Production Managers plan, organise, direct, control and coordinate the production activities of forestry, manufacturing and mining organisations including physical and human resources.
determining, implementing and monitoring production strategies, policies and plans
planning details of production activities in terms of output quality and quantity, cost, time available and labour requirements
controlling the operation of production plant and quality procedures through planning of maintenance, designation of operating hours and supply of parts and tools
monitoring production output and costs, and adjusting processes and resources to minimise costs
informing other Managers about production matters
overseeing the acquisition and installation of new plant and equipment
directing research into production methods, and recommending and implementing initiatives
controlling the preparation of production records and reports
coordinating the implementation of occupational health and safety requirements
directing staff activities and monitoring their performance
Vocational Education and Training (VET)
Informal or on-the-job
JSA produces employment projections to show where likely future job opportunities may be. The latest data are for the five years from November 2021 to November 2026. Over this period, the number of workers:
- is expected to grow strongly
- is likely to reach 84,800 by 2026.
Source: Jobs and Skills Australia Employment Projections to 2026.
Notes: The number employed includes people who work in this occupation as their main job. People who work in more than one job are counted against the occupation they work the most hours in.
Employment projections figures are rounded to the nearest 100. Calculations based on these rounded figures may result in differences to the numbers that are displayed on this page. Employment projections data (including occupations) can be downloaded from the Employment Projections page.
Number of Workers
Source: ABS Labour Force Survey, ABS seasonally adjusted data to November 2021 and Jobs and Skills Australia Employment Projections to 2026.
Earnings and hours
Around 94% of people employed as Production Managers work full-time hours, in all their jobs combined. This is 28 percentage points above the all jobs average (66%).
Full-time workers work an average of 48 hours per week in their main job. This is 4 hours more than the all jobs average (44 hours per week).
More than a third of workers regularly work overtime or extra hours (either paid or unpaid).
Median full-time earnings are $2,332 per week, this is much higher than the all jobs median ($1,593):
- 3 in 4 workers earn more than $1,978
- 1 in 4 earn more than $3,213
Median hourly earnings are $56, this is more than the all jobs median ($41 per hour).
Sources: Full-time share and full-time hours: ABS, 2016 Census, customised report. Compared to the all jobs average. Overtime hours: ABS, Characteristics of Employment, 2021. Full-time median earnings and median hourly earnings: ABS, Survey of Employee Earnings and Hours, May 2021. Compared to all jobs median.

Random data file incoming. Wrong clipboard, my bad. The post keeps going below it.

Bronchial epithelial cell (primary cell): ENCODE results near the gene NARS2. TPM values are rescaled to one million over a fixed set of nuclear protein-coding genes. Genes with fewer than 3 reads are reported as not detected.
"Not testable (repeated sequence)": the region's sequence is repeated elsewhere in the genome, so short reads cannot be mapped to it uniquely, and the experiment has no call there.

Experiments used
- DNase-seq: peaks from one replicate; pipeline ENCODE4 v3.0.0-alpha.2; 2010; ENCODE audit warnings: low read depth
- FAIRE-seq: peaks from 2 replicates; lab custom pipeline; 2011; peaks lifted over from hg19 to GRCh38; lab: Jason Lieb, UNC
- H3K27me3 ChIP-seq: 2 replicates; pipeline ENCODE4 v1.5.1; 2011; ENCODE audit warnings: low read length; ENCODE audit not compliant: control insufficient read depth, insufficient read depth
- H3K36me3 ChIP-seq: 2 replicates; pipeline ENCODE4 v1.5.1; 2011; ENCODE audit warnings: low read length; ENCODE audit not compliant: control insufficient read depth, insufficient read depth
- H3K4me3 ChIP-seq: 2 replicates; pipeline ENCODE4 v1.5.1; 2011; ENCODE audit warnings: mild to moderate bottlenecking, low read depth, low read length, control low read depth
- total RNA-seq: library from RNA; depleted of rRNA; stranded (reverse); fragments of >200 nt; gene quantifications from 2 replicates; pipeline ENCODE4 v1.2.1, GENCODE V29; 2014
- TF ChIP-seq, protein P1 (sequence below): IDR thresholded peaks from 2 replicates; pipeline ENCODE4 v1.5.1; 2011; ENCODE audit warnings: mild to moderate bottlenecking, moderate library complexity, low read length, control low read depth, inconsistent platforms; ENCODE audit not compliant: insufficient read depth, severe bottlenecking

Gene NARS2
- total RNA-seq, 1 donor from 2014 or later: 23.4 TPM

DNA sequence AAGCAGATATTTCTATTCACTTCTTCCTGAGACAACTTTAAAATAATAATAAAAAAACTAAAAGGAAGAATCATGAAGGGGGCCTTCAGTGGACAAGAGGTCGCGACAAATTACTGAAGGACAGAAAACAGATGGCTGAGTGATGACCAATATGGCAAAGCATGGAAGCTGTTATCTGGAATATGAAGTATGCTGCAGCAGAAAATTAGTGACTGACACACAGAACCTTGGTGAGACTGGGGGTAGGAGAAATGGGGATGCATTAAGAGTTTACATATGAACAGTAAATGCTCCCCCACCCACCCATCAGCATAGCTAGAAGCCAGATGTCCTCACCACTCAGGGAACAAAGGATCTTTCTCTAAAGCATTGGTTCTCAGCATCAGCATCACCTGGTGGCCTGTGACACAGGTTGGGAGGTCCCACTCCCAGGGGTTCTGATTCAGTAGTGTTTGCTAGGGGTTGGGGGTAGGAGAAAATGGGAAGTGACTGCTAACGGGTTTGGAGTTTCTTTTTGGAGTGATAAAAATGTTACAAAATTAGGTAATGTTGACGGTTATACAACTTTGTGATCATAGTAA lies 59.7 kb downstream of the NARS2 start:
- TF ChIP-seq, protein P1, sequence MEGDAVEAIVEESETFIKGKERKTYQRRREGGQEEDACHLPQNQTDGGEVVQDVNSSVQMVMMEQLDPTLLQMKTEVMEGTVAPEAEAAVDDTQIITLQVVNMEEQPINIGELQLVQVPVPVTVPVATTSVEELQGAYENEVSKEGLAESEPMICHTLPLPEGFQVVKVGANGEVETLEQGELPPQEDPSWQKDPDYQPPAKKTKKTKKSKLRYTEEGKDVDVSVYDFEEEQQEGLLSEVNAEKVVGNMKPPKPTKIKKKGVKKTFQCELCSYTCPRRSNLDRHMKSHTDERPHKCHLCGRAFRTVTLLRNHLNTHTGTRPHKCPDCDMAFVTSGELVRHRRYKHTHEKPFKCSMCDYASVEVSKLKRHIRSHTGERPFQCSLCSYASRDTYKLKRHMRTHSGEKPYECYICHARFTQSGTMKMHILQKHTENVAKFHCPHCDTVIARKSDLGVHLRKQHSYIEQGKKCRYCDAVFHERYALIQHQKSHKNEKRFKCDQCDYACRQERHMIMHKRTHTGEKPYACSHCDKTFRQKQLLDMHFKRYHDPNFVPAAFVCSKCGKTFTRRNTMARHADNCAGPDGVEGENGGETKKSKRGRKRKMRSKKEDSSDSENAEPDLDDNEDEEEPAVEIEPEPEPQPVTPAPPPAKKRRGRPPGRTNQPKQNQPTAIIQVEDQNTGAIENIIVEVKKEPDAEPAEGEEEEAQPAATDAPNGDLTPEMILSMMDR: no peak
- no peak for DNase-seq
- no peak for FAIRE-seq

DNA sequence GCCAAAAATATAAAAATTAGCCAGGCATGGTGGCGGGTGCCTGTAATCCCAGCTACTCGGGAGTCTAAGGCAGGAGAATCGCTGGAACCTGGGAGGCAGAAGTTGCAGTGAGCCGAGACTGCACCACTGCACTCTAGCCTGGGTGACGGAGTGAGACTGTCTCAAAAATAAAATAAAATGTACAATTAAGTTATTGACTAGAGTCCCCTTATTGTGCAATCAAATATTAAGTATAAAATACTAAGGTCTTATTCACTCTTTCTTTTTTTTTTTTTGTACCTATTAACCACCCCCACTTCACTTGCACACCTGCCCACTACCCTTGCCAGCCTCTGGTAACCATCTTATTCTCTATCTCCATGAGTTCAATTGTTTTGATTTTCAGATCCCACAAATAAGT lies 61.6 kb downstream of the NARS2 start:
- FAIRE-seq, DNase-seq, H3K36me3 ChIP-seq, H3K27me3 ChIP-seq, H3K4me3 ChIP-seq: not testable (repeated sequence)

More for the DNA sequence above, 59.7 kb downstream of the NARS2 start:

Weekly Earnings (Before Tax)
|Earnings||Production Managers||All Jobs Average|
Source: Based on ABS Survey of Employee Earnings and Hours, May 2021, Customised Report. Median weekly total cash earnings for full-time non-managerial employees paid at the adult rate. Earnings are before tax and include amounts salary sacrificed. Earnings can vary greatly depending on the skills and experience of the worker and the demands of the role. These figures should be used as a guide only, not to determine a wage rate.
Employment across Australia
Employment by State and Territory (% Share)
|State||Production Managers||All Jobs Average|
Around 60% of Production Managers live in capital cities, similar to the all jobs average of 62%.
The regions with the largest share of workers are:
- Melbourne - South East
- Melbourne - Outer East
- Melbourne - West
- Melbourne - Inner
- Sydney - North Sydney and Hornsby.
Source: Based on ABS Census 2016, Customised Report. Share of workers across Australian states, territories and regions, in this job compared to the all jobs average.
Age and gender
The median age of Production Managers is 45 years. This is higher than the all jobs average of 40 years.
A large share of workers are aged 45 to 54 years.
Females make up 16% of the workforce. This is 32 percentage points below the all jobs average of 48%.
Source: Based on ABS Census 2016, Customised Report. Age profile and gender share compared to the all jobs average.
Age Profile (% Share)
|Age Bracket||Production Managers||All Jobs Average|
|65 and Over||3.8||4.2|
Source: Based on ABS Census 2016, Customised Report. Age profile of workers in this job compared to the all jobs average.
Education, training and experience
Formal qualifications are not essential to work as a Production Manager. Although most workers have a Vocational Education and Training (VET) qualification or a university degree.
- Course Seeker to search and compare higher education courses.
- ComparED to compare undergraduate and postgraduate student experiences and outcomes.
- My Skills to compare Vocational Education and Training (VET) courses, providers and student outcomes.
- AAPathways website to explore Manufacturing VET training pathways.
Highest Level of Education (% Share)
|Type of Qualification||Production Managers||All Jobs Average|
|Post Graduate/Graduate Diploma or Graduate Certificate||8.0||10.1|
|Year 10 and below||11.5||12.5|
Source: ABS Census 2016, Customised Report. Highest qualification completed by workers in this job (in any field of study). Qualifications needed by new workers might be different from the qualifications of workers already in the job.